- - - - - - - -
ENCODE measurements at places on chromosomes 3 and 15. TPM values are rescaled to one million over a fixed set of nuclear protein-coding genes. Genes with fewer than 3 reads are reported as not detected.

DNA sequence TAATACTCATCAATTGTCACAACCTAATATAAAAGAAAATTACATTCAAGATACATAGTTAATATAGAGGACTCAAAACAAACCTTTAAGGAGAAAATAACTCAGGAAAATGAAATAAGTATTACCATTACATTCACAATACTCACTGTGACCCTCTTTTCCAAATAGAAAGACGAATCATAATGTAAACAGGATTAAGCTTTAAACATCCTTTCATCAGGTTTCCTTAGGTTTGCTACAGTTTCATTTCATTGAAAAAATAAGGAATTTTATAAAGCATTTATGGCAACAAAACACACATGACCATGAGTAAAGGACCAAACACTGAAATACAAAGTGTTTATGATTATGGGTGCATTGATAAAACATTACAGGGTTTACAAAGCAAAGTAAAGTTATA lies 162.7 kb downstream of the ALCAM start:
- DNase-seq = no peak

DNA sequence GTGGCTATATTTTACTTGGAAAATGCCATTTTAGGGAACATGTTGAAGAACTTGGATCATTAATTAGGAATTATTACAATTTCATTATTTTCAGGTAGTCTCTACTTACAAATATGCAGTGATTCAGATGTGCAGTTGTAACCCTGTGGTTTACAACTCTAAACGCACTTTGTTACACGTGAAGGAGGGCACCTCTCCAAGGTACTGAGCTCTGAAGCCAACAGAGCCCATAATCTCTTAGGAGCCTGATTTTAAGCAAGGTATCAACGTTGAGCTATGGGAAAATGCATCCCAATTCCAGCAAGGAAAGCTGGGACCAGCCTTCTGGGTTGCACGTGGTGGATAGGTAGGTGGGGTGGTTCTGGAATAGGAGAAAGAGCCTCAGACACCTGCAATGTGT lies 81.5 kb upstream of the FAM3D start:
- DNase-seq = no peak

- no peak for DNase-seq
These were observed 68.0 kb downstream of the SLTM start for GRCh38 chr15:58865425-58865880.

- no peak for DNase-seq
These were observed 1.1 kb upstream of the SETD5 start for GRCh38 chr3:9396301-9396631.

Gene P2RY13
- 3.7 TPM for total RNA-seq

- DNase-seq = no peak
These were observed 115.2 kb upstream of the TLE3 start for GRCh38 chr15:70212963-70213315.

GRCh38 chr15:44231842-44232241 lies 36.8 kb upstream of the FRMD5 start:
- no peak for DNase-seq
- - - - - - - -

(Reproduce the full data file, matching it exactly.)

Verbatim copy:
ENCODE measurements at places on chromosomes 3 and 15. TPM values are rescaled to one million over a fixed set of nuclear protein-coding genes. Genes with fewer than 3 reads are reported as not detected.

DNA sequence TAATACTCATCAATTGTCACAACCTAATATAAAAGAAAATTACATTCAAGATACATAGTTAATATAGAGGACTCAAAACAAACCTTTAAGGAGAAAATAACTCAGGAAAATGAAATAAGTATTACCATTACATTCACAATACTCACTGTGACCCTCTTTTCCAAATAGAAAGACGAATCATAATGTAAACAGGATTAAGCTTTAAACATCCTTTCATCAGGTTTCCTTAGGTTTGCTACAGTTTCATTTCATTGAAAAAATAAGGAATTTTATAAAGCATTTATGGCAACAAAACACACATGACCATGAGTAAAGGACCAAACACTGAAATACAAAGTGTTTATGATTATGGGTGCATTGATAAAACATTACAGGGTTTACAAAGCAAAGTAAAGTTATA lies 162.7 kb downstream of the ALCAM start:
- DNase-seq = no peak

DNA sequence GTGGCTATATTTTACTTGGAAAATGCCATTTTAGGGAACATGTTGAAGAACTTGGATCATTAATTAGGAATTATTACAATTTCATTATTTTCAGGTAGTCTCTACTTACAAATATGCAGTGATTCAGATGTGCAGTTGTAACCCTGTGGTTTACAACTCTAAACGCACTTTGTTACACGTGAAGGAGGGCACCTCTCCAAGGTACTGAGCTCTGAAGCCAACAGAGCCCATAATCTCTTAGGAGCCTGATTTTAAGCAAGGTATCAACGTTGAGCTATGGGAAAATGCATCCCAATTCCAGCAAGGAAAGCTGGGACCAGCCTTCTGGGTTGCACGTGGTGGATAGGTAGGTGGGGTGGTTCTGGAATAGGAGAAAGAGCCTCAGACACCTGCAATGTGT lies 81.5 kb upstream of the FAM3D start:
- DNase-seq = no peak

- no peak for DNase-seq
These were observed 68.0 kb downstream of the SLTM start for GRCh38 chr15:58865425-58865880.

- no peak for DNase-seq
These were observed 1.1 kb upstream of the SETD5 start for GRCh38 chr3:9396301-9396631.

Gene P2RY13
- 3.7 TPM for total RNA-seq

- DNase-seq = no peak
These were observed 115.2 kb upstream of the TLE3 start for GRCh38 chr15:70212963-70213315.

GRCh38 chr15:44231842-44232241 lies 36.8 kb upstream of the FRMD5 start:
- no peak for DNase-seq